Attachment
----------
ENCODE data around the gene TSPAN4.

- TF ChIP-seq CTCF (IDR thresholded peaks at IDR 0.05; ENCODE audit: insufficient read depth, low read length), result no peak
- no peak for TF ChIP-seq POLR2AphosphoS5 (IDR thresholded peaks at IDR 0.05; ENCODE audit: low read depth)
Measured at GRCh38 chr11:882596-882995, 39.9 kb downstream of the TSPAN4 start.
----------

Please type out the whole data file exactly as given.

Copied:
ENCODE data around the gene TSPAN4.

- TF ChIP-seq CTCF (IDR thresholded peaks at IDR 0.05; ENCODE audit: insufficient read depth, low read length), result no peak
- no peak for TF ChIP-seq POLR2AphosphoS5 (IDR thresholded peaks at IDR 0.05; ENCODE audit: low read depth)
Measured at GRCh38 chr11:882596-882995, 39.9 kb downstream of the TSPAN4 start.